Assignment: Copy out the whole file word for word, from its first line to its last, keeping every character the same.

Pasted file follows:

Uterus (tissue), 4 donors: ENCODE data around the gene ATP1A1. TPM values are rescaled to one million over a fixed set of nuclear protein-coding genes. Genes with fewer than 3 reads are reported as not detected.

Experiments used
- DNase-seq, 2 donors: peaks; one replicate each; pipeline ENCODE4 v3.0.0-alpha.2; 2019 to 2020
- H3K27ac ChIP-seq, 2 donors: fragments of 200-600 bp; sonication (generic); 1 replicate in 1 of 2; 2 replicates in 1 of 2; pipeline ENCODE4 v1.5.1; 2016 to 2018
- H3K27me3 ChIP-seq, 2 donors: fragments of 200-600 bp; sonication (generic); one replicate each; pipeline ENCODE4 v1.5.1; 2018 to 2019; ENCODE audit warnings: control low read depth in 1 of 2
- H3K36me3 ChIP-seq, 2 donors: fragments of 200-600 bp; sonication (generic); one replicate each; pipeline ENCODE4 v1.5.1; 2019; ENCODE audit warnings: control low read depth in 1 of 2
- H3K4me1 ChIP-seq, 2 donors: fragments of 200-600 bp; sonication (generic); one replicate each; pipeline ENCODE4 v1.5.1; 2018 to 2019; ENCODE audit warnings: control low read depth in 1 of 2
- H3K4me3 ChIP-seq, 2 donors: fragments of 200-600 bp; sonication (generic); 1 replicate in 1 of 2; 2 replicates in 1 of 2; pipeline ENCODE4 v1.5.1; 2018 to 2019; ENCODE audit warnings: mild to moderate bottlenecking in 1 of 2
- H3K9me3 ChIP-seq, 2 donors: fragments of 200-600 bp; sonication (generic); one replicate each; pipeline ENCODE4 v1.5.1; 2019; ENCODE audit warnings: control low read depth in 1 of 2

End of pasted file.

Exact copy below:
Uterus (tissue), 4 donors: ENCODE data around the gene ATP1A1. TPM values are rescaled to one million over a fixed set of nuclear protein-coding genes. Genes with fewer than 3 reads are reported as not detected.

Experiments used
- DNase-seq, 2 donors: peaks; one replicate each; pipeline ENCODE4 v3.0.0-alpha.2; 2019 to 2020
- H3K27ac ChIP-seq, 2 donors: fragments of 200-600 bp; sonication (generic); 1 replicate in 1 of 2; 2 replicates in 1 of 2; pipeline ENCODE4 v1.5.1; 2016 to 2018
- H3K27me3 ChIP-seq, 2 donors: fragments of 200-600 bp; sonication (generic); one replicate each; pipeline ENCODE4 v1.5.1; 2018 to 2019; ENCODE audit warnings: control low read depth in 1 of 2
- H3K36me3 ChIP-seq, 2 donors: fragments of 200-600 bp; sonication (generic); one replicate each; pipeline ENCODE4 v1.5.1; 2019; ENCODE audit warnings: control low read depth in 1 of 2
- H3K4me1 ChIP-seq, 2 donors: fragments of 200-600 bp; sonication (generic); one replicate each; pipeline ENCODE4 v1.5.1; 2018 to 2019; ENCODE audit warnings: control low read depth in 1 of 2
- H3K4me3 ChIP-seq, 2 donors: fragments of 200-600 bp; sonication (generic); 1 replicate in 1 of 2; 2 replicates in 1 of 2; pipeline ENCODE4 v1.5.1; 2018 to 2019; ENCODE audit warnings: mild to moderate bottlenecking in 1 of 2
- H3K9me3 ChIP-seq, 2 donors: fragments of 200-600 bp; sonication (generic); one replicate each; pipeline ENCODE4 v1.5.1; 2019; ENCODE audit warnings: control low read depth in 1 of 2